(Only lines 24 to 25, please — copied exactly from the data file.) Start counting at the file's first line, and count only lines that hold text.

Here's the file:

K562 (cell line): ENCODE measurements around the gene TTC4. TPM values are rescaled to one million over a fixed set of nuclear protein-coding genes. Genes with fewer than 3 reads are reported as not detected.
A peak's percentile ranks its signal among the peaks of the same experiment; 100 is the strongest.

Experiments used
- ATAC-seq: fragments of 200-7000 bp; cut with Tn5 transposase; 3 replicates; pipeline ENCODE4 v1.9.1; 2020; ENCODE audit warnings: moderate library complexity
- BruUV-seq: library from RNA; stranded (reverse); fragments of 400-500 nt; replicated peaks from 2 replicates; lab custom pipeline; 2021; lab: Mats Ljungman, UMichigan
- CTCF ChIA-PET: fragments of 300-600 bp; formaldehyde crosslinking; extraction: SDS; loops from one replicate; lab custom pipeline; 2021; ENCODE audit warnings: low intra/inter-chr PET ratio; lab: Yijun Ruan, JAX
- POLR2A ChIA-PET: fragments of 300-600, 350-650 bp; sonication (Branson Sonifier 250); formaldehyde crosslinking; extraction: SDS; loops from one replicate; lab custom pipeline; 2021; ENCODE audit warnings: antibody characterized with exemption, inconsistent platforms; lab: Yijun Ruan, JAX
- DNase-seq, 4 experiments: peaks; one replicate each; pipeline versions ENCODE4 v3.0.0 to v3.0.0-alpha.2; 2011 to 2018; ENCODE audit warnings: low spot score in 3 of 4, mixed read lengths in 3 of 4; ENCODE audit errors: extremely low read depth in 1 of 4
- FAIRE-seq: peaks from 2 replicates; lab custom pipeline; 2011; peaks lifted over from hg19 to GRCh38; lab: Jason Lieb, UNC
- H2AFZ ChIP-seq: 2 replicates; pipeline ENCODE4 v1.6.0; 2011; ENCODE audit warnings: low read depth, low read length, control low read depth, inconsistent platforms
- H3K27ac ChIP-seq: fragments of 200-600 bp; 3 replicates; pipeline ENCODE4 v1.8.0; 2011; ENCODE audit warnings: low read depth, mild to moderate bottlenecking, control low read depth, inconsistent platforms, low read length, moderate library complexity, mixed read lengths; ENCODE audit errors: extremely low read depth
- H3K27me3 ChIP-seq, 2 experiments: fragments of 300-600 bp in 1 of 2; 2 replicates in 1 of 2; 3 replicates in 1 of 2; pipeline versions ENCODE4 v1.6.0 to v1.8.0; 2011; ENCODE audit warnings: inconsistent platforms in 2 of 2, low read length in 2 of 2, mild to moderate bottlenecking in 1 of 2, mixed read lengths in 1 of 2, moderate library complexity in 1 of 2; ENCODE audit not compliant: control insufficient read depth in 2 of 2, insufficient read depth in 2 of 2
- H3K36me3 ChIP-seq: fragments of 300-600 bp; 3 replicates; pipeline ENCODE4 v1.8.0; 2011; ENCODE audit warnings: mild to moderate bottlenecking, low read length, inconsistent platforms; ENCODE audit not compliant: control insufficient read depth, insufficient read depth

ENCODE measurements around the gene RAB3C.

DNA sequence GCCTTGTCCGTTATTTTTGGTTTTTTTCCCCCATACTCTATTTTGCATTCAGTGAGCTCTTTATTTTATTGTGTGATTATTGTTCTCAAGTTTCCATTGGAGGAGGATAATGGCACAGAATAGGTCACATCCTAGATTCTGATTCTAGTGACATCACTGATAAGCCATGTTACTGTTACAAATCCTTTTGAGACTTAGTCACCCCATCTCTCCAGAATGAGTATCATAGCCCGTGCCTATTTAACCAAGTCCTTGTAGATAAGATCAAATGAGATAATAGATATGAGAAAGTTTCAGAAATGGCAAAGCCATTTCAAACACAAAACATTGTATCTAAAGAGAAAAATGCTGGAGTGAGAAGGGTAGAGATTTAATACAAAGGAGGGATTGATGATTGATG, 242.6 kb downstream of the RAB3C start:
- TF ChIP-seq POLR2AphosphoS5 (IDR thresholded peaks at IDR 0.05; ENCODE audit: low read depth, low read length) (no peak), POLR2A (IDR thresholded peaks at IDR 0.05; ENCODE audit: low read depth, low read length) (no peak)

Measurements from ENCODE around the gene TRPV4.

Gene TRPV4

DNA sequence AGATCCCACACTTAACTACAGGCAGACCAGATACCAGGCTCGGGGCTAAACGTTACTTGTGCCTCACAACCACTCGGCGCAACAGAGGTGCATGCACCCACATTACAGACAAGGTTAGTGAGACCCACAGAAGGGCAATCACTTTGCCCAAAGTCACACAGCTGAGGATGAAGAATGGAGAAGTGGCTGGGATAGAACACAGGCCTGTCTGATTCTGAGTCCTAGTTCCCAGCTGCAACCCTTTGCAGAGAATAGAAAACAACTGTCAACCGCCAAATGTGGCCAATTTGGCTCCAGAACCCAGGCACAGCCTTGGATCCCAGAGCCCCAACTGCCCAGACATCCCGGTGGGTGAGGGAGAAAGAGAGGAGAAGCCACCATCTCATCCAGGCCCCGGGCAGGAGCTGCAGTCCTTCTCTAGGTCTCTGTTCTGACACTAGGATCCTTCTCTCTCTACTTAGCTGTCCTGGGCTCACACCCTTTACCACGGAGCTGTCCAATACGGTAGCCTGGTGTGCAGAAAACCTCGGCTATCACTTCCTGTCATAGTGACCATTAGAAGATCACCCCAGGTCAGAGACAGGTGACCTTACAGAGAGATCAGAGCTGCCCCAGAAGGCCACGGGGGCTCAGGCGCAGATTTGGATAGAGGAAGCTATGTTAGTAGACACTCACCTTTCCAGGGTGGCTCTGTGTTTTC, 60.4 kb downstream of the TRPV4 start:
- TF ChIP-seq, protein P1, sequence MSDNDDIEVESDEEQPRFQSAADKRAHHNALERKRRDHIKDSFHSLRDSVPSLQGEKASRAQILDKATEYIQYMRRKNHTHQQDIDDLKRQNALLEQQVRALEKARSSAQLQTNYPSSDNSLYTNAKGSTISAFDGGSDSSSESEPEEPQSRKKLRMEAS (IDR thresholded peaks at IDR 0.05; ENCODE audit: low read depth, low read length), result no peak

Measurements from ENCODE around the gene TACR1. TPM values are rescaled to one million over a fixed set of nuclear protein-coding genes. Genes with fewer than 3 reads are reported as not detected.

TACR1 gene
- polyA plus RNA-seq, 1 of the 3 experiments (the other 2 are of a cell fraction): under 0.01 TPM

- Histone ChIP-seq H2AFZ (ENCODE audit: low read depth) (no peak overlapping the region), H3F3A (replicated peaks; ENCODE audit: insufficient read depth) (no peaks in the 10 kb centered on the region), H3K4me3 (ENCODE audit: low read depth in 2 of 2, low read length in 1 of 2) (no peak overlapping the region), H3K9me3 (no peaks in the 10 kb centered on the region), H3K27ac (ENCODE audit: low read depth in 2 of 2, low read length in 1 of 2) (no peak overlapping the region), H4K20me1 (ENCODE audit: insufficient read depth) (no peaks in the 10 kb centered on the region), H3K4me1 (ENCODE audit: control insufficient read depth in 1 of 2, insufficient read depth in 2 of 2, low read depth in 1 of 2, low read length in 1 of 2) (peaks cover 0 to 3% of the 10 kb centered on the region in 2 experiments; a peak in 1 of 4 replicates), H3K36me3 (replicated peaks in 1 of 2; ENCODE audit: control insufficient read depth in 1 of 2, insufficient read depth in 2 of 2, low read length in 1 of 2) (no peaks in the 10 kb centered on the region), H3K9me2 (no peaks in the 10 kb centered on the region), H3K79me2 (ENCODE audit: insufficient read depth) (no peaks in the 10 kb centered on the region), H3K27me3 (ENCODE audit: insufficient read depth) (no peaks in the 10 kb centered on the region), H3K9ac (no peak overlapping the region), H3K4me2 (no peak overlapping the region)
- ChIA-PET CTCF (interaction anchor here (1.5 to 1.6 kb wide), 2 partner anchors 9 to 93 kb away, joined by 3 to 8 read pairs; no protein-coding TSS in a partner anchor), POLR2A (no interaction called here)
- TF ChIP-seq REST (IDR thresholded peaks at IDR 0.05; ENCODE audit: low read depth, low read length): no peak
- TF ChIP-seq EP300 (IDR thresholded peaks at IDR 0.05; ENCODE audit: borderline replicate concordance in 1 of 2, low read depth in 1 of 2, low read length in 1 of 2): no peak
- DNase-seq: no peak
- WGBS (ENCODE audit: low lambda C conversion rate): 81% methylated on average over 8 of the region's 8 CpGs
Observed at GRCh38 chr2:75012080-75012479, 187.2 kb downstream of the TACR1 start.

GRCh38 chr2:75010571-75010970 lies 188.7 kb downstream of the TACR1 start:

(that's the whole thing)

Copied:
- Histone ChIP-seq H2AFZ (ENCODE audit: low read depth) (no peak overlapping the region), H3F3A (replicated peaks; ENCODE audit: insufficient read depth) (no peaks in the 10 kb centered on the region), H3K4me3 (ENCODE audit: low read depth in 2 of 2, low read length in 1 of 2) (no peak overlapping the region), H3K9me3 (no peaks in the 10 kb centered on the region), H3K27ac (ENCODE audit: low read depth in 2 of 2, low read length in 1 of 2) (no peak overlapping the region), H4K20me1 (ENCODE audit: insufficient read depth) (no peaks in the 10 kb centered on the region), H3K4me1 (ENCODE audit: control insufficient read depth in 1 of 2, insufficient read depth in 2 of 2, low read depth in 1 of 2, low read length in 1 of 2) (peaks cover 0 to 3% of the 10 kb centered on the region in 2 experiments; a peak in 1 of 4 replicates), H3K36me3 (replicated peaks in 1 of 2; ENCODE audit: control insufficient read depth in 1 of 2, insufficient read depth in 2 of 2, low read length in 1 of 2) (no peaks in the 10 kb centered on the region), H3K9me2 (no peaks in the 10 kb centered on the region), H3K79me2 (ENCODE audit: insufficient read depth) (no peaks in the 10 kb centered on the region), H3K27me3 (ENCODE audit: insufficient read depth) (no peaks in the 10 kb centered on the region), H3K9ac (no peak overlapping the region), H3K4me2 (no peak overlapping the region)
- ChIA-PET CTCF (interaction anchor here (1.5 to 1.6 kb wide), 2 partner anchors 9 to 93 kb away, joined by 3 to 8 read pairs; no protein-coding TSS in a partner anchor), POLR2A (no interaction called here)